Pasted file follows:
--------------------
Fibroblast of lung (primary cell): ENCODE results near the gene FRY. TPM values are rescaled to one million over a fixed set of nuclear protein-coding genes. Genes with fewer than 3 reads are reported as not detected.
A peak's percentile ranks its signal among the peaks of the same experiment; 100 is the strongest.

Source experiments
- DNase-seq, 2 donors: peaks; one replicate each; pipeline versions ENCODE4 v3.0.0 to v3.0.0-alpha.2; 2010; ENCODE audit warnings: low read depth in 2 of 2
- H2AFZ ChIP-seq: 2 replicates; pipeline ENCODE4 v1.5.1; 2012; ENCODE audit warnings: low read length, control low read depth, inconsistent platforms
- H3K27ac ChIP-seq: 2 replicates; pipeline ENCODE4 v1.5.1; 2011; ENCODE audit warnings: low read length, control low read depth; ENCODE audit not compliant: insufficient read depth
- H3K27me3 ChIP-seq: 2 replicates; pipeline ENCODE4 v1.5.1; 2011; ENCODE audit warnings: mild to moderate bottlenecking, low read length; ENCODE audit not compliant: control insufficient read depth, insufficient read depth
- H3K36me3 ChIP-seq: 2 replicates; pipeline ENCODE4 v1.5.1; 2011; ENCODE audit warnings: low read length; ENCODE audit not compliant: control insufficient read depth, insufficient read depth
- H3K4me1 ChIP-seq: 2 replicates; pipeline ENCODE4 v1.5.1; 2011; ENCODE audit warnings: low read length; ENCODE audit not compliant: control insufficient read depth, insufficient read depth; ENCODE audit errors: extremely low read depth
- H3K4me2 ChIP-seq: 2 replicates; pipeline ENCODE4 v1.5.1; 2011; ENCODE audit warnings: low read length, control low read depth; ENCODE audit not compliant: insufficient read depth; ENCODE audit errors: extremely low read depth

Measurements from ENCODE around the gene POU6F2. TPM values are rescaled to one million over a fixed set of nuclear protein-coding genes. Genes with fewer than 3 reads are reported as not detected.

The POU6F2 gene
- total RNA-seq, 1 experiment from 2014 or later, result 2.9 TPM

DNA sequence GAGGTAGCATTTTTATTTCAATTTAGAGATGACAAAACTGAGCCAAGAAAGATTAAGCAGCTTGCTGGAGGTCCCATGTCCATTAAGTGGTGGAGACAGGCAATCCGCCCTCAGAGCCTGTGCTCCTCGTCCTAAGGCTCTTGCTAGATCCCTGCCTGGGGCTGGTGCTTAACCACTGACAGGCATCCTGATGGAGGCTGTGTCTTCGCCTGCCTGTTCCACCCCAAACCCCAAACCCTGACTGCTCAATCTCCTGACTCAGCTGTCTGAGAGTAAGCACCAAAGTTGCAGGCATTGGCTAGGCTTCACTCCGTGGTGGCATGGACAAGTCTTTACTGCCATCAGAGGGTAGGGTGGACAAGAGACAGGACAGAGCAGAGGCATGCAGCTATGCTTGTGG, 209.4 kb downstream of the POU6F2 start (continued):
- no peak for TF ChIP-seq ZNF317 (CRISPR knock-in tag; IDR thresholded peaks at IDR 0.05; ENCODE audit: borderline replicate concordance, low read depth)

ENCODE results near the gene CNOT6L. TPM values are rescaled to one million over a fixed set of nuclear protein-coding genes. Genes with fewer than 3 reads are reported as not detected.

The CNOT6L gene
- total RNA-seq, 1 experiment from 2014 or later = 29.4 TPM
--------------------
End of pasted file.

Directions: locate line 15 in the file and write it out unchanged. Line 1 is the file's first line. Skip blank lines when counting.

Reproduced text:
- no peak for TF ChIP-seq ZNF317 (CRISPR knock-in tag; IDR thresholded peaks at IDR 0.05; ENCODE audit: borderline replicate concordance, low read depth)